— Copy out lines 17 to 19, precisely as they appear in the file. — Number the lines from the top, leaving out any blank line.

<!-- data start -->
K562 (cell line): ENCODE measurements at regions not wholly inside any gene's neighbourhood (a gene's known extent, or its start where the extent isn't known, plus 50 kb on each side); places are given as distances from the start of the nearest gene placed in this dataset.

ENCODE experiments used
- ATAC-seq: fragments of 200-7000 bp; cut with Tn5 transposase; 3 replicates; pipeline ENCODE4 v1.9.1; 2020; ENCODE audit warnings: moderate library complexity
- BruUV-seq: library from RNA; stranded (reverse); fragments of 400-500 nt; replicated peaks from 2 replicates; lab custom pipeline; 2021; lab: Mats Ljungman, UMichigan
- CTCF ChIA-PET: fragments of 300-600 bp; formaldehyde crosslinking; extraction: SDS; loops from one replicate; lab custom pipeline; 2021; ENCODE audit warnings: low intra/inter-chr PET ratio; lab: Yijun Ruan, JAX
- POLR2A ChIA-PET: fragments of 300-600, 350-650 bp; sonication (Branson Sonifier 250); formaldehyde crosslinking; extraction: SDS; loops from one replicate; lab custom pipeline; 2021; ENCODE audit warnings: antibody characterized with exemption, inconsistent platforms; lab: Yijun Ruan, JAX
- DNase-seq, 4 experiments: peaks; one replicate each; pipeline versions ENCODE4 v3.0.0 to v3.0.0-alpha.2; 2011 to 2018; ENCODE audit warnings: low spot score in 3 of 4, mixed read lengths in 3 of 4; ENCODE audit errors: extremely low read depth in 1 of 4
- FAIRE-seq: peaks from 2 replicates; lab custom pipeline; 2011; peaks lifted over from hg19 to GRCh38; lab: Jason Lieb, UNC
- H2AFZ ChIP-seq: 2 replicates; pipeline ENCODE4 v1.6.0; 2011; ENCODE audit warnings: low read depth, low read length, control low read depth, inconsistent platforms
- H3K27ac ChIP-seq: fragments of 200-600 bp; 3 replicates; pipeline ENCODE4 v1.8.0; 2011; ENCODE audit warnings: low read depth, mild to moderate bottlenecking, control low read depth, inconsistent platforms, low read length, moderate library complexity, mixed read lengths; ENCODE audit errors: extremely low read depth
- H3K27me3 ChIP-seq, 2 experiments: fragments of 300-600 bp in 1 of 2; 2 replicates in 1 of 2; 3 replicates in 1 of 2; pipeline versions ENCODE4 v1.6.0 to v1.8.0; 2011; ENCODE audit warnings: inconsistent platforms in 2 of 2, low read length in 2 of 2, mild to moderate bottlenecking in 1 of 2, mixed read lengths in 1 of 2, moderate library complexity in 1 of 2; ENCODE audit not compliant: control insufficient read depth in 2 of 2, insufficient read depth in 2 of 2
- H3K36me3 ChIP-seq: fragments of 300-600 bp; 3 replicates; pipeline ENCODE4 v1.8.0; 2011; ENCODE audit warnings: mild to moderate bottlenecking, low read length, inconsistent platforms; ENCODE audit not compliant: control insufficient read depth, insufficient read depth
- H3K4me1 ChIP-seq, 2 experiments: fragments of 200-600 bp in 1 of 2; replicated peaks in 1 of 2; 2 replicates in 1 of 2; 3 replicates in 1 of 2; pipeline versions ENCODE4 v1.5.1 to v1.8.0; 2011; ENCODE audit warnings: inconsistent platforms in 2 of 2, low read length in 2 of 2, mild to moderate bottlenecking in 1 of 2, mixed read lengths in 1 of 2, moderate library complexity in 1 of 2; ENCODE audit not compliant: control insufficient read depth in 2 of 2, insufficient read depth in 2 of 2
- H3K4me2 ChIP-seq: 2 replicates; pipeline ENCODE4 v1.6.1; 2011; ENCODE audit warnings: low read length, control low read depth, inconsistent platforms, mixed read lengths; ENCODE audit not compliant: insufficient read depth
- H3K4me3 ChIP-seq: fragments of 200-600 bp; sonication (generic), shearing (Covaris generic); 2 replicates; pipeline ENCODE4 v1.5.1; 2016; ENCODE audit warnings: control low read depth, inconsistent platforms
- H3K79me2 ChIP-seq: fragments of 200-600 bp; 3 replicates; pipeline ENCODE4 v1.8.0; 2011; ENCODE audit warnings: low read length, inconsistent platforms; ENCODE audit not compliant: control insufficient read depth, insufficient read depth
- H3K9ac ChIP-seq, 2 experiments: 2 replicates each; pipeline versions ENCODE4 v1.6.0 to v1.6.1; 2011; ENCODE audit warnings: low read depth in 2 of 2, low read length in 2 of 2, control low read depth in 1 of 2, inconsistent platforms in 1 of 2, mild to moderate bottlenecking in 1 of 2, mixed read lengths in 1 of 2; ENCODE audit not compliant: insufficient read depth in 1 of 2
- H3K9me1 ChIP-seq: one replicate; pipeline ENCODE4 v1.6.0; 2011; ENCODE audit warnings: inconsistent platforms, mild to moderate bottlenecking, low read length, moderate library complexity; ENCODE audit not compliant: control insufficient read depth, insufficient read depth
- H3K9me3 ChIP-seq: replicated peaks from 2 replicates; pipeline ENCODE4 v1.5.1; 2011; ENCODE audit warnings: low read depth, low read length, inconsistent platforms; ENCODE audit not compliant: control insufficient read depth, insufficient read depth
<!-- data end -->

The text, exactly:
- H3K9ac ChIP-seq, 2 experiments: 2 replicates each; pipeline versions ENCODE4 v1.6.0 to v1.6.1; 2011; ENCODE audit warnings: low read depth in 2 of 2, low read length in 2 of 2, control low read depth in 1 of 2, inconsistent platforms in 1 of 2, mild to moderate bottlenecking in 1 of 2, mixed read lengths in 1 of 2; ENCODE audit not compliant: insufficient read depth in 1 of 2
- H3K9me1 ChIP-seq: one replicate; pipeline ENCODE4 v1.6.0; 2011; ENCODE audit warnings: inconsistent platforms, mild to moderate bottlenecking, low read length, moderate library complexity; ENCODE audit not compliant: control insufficient read depth, insufficient read depth
- H3K9me3 ChIP-seq: replicated peaks from 2 replicates; pipeline ENCODE4 v1.5.1; 2011; ENCODE audit warnings: low read depth, low read length, inconsistent platforms; ENCODE audit not compliant: control insufficient read depth, insufficient read depth